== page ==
Morissa Schwartz was born in October, a time when pencil sales are at their lowest. People tend to buy pencils only the month before during the beginning of the school year and then when it is standardized test time, but never in October. Yet for Morissa, October was the month she would always get a new set of mechanical pencils. Every year for her birthday, she was given a new box, each one different. She received neon colored ones, mechanical pencils designed to look like number twos, red ones, ones with funny logos on them…
She would use these pencils to doodle the faces of her close friends. Then, she would draw her dogs. Her Shi tzu would always be eating in her funny drawings. And the Maltese would always have a toy in his mouth. She would draw spirals in the margins of her notebooks and crazy shapes, which she would connect to her words and song lyrics. She would write the words to her favorite songs over and over. First, songs by the likes of Kelly Clarkson and Evanescence. Later, she’d write the words she heard Jack White and The Beatles croon. And after that, she began to produce her own words. Words that reflected her innermost thoughts and memories hat she did not even know to exist.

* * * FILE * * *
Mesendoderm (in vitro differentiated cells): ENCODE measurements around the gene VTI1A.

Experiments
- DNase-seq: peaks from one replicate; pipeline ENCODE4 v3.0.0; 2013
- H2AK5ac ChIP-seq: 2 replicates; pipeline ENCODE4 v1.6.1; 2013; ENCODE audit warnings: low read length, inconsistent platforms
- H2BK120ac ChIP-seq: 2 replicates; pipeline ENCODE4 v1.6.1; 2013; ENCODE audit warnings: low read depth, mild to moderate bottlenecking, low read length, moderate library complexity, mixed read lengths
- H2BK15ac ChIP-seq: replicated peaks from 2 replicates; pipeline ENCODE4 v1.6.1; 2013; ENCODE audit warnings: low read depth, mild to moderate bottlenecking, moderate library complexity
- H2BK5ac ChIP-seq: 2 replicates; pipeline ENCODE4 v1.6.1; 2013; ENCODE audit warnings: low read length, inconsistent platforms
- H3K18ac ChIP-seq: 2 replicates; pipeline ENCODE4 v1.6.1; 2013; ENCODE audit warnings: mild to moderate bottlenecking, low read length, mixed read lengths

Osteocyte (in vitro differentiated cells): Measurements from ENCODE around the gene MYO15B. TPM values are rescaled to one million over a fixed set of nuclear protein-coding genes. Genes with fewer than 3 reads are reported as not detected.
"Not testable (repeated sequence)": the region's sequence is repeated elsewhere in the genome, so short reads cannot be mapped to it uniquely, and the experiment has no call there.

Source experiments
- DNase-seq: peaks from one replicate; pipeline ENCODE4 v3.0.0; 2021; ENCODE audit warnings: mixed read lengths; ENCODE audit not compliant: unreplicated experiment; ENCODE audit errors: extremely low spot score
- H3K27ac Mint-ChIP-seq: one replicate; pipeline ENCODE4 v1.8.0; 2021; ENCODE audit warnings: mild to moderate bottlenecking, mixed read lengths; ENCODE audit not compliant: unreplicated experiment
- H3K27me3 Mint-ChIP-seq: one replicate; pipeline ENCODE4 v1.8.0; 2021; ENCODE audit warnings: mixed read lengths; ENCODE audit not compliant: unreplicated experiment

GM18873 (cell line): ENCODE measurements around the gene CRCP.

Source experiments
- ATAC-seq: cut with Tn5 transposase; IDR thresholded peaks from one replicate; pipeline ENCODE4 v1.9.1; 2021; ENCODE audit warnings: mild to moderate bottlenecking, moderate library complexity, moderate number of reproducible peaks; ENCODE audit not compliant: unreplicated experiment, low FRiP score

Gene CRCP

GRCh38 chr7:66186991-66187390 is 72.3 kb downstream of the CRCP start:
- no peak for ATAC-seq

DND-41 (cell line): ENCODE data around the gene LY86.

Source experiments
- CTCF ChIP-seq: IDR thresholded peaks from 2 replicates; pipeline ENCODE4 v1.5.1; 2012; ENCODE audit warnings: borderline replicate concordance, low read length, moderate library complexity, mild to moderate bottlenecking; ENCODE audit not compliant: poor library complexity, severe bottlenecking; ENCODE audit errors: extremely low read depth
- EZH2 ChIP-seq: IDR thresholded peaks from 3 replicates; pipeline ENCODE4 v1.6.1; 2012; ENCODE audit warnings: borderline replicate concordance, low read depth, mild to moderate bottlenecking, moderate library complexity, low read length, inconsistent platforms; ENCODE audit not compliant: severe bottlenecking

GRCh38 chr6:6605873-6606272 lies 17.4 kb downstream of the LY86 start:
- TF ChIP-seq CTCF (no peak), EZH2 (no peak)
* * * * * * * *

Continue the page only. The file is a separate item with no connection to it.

As she got older, Morissa used these pencils to write stories. At first, she wrote a lot of fiction. Her pencil spoke of the time a talking dog named Murphy saved the town from a fire. She wrote about a talking pumpkin that didn’t want to be turned into pie. She never did like pumpkin pie. Later, she used her pencil to write about three misfit middle schoolers who defy the odds and win their school’s talent show.
When Morissa grew just a bit older and began to form life experiences, she would use her neon green pencil to write about those times. She wrote of her forth birthday party in a bowling alley, when her best friend at the time dropped a bowling ball on her finger and fractured it. Yet, Morissa was too busy with her own game to worry about her friend’s pain and kept playing. She and that friend never spoke again after that day. Writing about the experience with her metalic pencil was Morissa’s way of working through the guilt of her first friendship lost.
And when Morissa’s closest relative, her great-grandmother, died, on paper she still lived. Morissa used the pink pencil her memom gave her to write about life with her special relative. Times spent singing, playing, and laughing. Happy memories.
And Morissa used her sharpest pencil to write a note to her high school guidance counselor when her best friend who was being bullied said he no longer wanted to live. Her pencil may have saved a life that day.
Morissa’s many pencils have come and gone. She has probably amassed thousands over the years. Her pencils are almost as fleeting as her memories would be if it weren’t for the writings that they produce, which keep them alive on paper.
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